• 10. Linux for data-intensive workloads: Improving performance Linux has steadily increased as the operating system for data-intensive workloads – Linux is well suited and proven for HPC – Business intelligence and analytics have a strong affinity with HPC Constant innovation in high-throughput and high-predictability drives Linux leadership – IBM actively drives Linux performance – Using Linux for real-time applications enables reuse of general purpose skillsets Data-intensive workloads span multiple tiers of the datacenter – SoFS, SoNAS are built on Linux and Samba – WebSphere Real-Time complements Real-Time Linux distributions for deterministic applications – WebSphere MQ LLM enables low-latency messaging http://www.ncsa.illinois.edu/News/10/0322Linuxselected.html http://ibm.com/software/success/cssdb.nsf/CS/STRD-7XUFD3 http://www-03.ibm.com/press/us/en/pressrelease/21033.wss http://ibm.com/software/success/cssdb.nsf/CS/STRD-7J3DG210 IBM, Linux, and Building a Smarter Planet © 2012 IBM Corporation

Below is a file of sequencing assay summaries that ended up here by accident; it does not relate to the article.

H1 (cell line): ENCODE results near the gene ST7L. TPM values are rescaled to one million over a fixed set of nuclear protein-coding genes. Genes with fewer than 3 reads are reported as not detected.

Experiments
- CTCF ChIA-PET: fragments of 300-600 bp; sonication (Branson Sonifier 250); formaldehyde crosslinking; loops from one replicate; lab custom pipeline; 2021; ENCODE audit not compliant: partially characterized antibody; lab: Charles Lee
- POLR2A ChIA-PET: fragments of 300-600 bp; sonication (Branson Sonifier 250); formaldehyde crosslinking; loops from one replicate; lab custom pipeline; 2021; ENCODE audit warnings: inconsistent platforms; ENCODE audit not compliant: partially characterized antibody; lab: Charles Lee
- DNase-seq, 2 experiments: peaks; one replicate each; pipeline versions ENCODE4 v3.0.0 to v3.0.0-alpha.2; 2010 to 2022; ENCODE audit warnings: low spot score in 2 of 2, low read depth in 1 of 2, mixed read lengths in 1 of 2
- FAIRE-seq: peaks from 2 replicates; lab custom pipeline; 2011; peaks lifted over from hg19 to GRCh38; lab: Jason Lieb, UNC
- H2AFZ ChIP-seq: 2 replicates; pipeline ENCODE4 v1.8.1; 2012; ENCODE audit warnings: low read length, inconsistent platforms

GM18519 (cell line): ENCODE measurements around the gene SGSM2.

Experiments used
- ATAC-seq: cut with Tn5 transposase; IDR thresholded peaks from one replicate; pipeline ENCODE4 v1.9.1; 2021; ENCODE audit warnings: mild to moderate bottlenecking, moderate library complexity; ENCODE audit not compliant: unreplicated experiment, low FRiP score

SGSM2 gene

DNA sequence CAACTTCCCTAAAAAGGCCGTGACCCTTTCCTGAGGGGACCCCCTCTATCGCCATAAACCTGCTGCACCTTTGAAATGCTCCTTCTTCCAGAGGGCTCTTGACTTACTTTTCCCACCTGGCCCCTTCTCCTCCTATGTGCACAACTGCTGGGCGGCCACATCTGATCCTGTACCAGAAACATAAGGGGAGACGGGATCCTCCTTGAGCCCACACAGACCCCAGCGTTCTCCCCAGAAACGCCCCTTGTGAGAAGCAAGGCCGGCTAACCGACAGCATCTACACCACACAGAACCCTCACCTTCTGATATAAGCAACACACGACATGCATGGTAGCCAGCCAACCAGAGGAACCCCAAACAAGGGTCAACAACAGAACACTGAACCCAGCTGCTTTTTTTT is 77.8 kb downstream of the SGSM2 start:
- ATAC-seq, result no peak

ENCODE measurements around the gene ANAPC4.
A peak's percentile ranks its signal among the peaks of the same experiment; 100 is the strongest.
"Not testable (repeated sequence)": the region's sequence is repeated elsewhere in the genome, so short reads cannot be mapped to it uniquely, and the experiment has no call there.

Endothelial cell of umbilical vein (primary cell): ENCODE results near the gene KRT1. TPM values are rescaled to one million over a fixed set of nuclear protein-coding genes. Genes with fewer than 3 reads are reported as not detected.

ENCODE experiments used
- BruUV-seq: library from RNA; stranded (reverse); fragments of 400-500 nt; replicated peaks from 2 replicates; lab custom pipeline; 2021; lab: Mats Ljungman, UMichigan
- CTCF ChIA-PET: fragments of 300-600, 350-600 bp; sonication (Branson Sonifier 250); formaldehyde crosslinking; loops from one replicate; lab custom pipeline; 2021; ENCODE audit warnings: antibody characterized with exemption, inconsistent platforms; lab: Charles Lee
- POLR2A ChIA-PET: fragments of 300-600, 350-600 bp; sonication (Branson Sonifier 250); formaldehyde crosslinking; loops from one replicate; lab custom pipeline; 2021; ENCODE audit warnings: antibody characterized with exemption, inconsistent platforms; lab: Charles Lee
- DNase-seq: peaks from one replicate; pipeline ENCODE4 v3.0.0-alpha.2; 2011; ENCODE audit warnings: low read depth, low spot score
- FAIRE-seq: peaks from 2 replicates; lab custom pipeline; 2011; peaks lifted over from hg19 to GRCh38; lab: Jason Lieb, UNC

• 11. Linux for the Midmarket: Reducing complexity, positioning for growth Appliances can help small and medium sized clients manage applications like devices – Linux appliances can help reduce the cost of deploying, managing, and supporting applications – IBM Lotus Foundations, built upon Linux, provides functionality that does not require a distinct IT staff Medium-sized business need to position themselves for growth – Moving from “Get it going” to “Keep it growing” … before it’s too late – Enterprise-quality offerings built on Linux can enable scalability without sacrificing flexibility Public cloud deployment models can ease the burden on critical IT resources – Enable skilled (and limited) IT resources to focus on RealConnections.nl value-add, not managing infrastructure – Scale up or down according to need http://www-01.ibm.com/software/success/cssdb.nsf/CS/CCLE-7TC2FZ http://www-03.ibm.com/press/us/en/pressrelease/29189.wss11 IBM, Linux, and Building a Smarter Planet © 2012 IBM Corporation